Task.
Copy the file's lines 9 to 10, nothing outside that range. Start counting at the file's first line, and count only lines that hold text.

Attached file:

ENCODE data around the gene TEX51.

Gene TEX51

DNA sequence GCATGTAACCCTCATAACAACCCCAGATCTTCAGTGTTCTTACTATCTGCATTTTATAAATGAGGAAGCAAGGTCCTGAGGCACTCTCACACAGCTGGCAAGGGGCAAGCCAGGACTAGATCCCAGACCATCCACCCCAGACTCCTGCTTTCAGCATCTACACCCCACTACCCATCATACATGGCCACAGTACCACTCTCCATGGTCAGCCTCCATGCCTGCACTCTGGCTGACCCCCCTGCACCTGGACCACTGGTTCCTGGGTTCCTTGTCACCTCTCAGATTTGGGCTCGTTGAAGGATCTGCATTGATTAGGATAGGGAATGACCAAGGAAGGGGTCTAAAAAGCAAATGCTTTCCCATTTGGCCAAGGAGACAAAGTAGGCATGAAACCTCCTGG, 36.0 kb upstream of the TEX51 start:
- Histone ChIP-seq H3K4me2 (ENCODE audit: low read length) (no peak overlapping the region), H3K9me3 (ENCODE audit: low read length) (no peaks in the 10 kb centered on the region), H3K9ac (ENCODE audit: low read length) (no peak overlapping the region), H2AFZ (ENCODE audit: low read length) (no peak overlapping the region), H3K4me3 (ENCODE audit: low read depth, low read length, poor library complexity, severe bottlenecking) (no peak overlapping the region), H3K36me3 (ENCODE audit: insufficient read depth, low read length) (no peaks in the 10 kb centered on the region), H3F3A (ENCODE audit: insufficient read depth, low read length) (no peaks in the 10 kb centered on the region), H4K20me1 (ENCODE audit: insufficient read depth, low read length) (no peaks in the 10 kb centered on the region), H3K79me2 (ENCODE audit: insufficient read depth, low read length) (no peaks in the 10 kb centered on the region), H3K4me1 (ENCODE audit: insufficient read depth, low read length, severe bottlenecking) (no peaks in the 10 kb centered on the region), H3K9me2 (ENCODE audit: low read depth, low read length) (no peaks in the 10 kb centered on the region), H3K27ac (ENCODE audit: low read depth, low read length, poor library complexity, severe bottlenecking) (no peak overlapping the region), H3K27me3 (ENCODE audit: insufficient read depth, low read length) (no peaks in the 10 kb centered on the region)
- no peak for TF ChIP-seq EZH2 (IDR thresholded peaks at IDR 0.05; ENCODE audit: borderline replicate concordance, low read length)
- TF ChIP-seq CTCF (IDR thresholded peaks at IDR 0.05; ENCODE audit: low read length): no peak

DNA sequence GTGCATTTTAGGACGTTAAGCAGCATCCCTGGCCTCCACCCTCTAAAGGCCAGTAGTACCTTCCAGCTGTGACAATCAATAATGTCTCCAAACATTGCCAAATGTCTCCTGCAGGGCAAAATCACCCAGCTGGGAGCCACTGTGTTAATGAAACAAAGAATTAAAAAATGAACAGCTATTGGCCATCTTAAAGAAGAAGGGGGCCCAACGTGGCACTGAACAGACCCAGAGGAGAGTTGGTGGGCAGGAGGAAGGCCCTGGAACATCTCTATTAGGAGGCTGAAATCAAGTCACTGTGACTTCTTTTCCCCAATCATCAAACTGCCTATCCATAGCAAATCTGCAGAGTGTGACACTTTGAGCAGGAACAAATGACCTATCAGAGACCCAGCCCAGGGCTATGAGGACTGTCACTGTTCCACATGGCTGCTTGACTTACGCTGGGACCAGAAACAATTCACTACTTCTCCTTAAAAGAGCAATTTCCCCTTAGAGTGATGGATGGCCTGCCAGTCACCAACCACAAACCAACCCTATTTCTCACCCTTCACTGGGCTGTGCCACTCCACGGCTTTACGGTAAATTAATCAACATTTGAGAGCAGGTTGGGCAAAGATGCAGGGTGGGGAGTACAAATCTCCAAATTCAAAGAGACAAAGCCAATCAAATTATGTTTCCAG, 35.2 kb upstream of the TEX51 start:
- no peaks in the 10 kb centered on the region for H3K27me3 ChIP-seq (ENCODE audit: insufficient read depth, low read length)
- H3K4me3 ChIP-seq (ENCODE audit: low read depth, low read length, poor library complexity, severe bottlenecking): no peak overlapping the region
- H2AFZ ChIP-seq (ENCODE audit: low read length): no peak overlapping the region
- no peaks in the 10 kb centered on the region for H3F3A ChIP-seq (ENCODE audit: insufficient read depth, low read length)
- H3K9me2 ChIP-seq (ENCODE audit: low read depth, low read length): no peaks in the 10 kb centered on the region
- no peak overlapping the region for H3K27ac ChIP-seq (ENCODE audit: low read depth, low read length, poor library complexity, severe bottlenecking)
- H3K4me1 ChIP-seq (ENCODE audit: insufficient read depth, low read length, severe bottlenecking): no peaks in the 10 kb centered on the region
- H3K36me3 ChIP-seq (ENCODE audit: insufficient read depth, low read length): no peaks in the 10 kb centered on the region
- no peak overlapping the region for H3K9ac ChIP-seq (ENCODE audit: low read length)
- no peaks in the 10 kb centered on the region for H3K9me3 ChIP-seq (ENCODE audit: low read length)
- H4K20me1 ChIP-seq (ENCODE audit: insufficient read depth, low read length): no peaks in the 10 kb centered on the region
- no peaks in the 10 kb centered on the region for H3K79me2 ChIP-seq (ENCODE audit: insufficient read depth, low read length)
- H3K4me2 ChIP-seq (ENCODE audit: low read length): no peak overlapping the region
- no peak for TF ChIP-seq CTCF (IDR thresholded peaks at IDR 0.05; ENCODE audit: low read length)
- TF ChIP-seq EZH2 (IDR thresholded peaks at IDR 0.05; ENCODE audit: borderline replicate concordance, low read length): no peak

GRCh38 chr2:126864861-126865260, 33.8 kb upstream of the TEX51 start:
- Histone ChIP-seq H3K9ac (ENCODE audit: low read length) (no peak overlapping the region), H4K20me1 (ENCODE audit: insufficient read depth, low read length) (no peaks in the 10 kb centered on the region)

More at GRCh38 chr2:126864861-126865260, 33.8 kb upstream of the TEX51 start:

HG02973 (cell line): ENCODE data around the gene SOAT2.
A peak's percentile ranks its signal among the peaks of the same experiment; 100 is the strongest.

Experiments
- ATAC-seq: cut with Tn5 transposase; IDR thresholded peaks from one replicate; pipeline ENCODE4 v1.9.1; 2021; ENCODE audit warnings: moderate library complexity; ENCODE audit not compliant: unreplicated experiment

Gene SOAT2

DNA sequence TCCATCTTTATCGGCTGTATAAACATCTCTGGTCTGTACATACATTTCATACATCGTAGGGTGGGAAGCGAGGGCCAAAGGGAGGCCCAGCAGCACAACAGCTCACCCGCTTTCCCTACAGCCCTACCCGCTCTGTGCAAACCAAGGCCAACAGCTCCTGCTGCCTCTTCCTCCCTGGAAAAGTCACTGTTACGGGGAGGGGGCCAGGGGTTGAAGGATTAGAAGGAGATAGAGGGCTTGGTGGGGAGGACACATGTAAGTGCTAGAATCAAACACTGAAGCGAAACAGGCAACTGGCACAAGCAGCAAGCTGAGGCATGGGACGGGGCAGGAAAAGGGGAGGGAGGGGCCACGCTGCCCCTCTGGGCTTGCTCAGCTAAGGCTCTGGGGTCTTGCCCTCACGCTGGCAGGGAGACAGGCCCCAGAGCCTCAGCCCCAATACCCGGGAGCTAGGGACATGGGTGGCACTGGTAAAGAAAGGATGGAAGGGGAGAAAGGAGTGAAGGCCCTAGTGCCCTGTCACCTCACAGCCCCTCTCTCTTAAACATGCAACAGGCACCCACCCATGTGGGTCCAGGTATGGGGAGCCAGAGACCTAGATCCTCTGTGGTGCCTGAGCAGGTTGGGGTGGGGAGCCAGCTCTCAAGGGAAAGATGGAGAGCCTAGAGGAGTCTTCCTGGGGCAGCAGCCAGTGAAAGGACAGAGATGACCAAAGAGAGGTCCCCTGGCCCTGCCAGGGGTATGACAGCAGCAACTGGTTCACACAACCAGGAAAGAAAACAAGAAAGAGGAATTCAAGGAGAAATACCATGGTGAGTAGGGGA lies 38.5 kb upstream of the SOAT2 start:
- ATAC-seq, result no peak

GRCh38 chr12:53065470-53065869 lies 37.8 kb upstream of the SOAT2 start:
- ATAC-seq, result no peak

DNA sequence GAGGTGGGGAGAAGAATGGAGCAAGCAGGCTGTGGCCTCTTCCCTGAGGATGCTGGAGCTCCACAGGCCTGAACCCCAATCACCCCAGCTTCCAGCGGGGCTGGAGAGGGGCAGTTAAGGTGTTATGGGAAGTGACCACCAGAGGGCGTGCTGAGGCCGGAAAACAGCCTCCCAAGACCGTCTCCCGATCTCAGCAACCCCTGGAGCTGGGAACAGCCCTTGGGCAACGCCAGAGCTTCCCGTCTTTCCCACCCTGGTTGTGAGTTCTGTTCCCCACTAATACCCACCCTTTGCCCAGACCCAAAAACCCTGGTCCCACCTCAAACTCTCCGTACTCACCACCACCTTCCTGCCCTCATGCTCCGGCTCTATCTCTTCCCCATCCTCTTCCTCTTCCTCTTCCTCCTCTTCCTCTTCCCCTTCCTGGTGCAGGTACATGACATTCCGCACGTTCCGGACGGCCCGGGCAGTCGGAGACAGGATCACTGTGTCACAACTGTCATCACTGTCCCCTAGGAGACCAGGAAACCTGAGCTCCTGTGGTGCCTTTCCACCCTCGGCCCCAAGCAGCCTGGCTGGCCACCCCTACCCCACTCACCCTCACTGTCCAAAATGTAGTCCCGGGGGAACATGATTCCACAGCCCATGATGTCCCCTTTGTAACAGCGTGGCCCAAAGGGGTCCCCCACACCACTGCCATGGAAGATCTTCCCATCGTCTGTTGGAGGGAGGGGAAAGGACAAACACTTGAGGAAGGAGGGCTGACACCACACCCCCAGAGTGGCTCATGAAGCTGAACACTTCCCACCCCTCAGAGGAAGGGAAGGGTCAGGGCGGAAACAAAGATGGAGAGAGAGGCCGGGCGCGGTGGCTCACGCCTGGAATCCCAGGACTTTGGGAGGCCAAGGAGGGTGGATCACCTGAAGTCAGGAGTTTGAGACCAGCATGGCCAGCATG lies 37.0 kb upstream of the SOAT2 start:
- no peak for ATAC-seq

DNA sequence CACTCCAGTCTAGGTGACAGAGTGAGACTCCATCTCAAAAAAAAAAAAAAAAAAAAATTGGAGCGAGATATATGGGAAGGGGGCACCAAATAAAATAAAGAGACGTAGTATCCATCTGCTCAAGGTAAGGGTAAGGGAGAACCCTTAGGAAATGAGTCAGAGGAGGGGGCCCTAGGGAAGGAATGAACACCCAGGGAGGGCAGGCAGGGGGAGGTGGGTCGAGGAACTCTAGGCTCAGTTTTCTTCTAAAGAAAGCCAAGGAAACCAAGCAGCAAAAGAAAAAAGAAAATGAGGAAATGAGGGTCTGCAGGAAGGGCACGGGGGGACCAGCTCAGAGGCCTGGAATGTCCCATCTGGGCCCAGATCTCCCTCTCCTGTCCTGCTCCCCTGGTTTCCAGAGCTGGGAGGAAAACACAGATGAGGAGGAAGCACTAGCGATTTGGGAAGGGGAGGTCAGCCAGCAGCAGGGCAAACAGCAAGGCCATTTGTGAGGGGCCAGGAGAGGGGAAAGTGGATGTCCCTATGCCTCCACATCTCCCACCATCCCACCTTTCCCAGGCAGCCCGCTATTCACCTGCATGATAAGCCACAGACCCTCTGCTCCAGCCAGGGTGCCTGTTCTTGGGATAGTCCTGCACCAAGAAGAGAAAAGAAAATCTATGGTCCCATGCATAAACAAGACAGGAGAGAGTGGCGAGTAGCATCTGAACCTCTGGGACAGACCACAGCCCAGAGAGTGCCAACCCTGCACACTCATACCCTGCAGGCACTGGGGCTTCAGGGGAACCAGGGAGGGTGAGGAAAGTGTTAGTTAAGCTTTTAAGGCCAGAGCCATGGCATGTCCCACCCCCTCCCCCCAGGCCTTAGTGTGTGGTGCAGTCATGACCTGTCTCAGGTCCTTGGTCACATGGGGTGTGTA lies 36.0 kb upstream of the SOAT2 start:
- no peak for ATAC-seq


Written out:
- H3K4me3 ChIP-seq (ENCODE audit: low read depth, low read length, poor library complexity, severe bottlenecking): no peak overlapping the region
- H2AFZ ChIP-seq (ENCODE audit: low read length): no peak overlapping the region